‘Wrongdoing’ likely in USDA maintenance of the nation’s largest agricultural research facility, OSC says
Union leaders said a recent winter flood of a building at the Beltsville Agricultural Research Center is just a symptom of systematic mismanagement of the facility.
At 6,000 acres, the Agriculture Department’s Beltsville Agricultural Research Center is the largest hub for farm research in the United States and, if you’re a Maryland native, a possible origin of the Goatman urban legend.
It’s also falling apart.
Last winter, a burst pipe caused flooding in building 007 at the property, known simply as BARC to employees, for the second time in five years. But, to the dismay of employees, after a quick cleanup effort they were sent back to their freshly dried offices and laboratories.
“This was flood No. 2 in five years, almost to the day, and it was building-wide, with water seeping through the brick on all five floors,” said Ashaki “Teddi” Mitchell, vice president of the American Federation of Government Employees Local 3147, which represents employees at BARC, and a 34-year biological science lab technician. “But they just cleaned up the building and said, ‘OK, you can go back in.’ All of the conversation [around reopening] was around mold, but what about the electrical system? The plumbing? Structural issues? We knew some of the water had refroze—we were watching bricks with ice inside of them—but management said nothing except it was safe to go back in.”
Frustrated by the response, and the lack of response to a subsequent meeting with USDA’s northeast area director, whose region includes BARC, in which the union laid out a myriad of maintenance and other management issues at the site, Mitchell, Local 3147 President Claudette Joyner and Secretary Linda Seemann all filed a whistleblower complaint with the Office of Special Counsel. They also went to Reuters, which in May reported about the complaint, which alleged unsafe working conditions at building 007.
Mitchell said the union officials elected to become whistleblowers rather than file grievances because of how widespread the lack of maintenance was at the facility.
“If you just name a building, these problems are happening there,” she said. “We would be buried in grievances if we tried that route. It’s just not the appropriate tool—it’s more like, ‘Here’s a problem and this is what we want you to do about it.’ This is investigatory. We don’t even know how deep the problems go. Although our indications suggest they run really deep, we just don’t know how deep.”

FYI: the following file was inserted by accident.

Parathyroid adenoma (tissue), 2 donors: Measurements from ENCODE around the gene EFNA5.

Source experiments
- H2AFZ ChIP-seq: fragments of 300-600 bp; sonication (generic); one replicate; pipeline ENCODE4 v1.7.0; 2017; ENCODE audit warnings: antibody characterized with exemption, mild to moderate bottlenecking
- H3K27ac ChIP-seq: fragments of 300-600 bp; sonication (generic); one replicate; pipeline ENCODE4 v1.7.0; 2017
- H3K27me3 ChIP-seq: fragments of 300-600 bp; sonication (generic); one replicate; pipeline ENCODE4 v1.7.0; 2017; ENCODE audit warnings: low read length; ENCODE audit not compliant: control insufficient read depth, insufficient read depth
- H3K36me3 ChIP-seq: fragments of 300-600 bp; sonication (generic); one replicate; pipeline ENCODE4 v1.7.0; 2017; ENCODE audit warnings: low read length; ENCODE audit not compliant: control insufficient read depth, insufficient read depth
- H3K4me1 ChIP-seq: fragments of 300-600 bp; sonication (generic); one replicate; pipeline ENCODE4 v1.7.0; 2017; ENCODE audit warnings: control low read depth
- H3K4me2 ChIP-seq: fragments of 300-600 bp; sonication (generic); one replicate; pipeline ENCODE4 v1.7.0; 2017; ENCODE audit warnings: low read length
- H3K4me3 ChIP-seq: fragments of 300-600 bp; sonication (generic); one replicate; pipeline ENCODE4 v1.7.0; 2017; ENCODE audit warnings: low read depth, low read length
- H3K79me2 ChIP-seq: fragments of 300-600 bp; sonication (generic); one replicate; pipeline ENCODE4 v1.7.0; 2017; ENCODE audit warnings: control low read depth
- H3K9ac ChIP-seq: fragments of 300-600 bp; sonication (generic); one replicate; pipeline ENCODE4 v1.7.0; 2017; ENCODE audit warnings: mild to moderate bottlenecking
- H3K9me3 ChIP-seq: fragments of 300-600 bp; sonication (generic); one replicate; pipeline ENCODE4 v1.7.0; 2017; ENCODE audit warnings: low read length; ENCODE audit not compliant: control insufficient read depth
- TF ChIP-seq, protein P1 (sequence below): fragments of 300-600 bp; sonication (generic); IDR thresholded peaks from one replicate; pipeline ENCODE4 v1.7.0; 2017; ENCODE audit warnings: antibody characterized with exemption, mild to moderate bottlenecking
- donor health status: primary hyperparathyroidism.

Problems BARC employees encounter range from elevators being perpetually out of order—one worker was once trapped with a limited air supply because they were transporting dewar flasks of liquid nitrogen between floors—to wildly fluctuating indoor temperatures. Potable tap water has not been available since 2018.
After Reuters’ story was published, USDA management quickly closed building 007. But Mitchell said they did it with nearly no warning over Memorial Day weekend. The deadline to evacuate the building was eventually delayed until the end of that week, June 2, but, especially with the elevator out of order, the closure caused manic scenes of scientists moving dangerous equipment so they could continue their research.
“There are chemicals in there, research, freezers with decades of research,” she said. “If you tell people to just leave it and walk out, our researchers are not going to like that. They’ve dedicated their lives to agricultural research—they won’t just walk out. We ended up getting an extension, because of the Canadian wildfires creating bad air quality, but I personally witnessed people doing unsafe things: carrying acids and bases together across the parking lot, gases being carried in personal cylinders, and chemicals being put in people’s personal vehicles because we had to move so quickly.”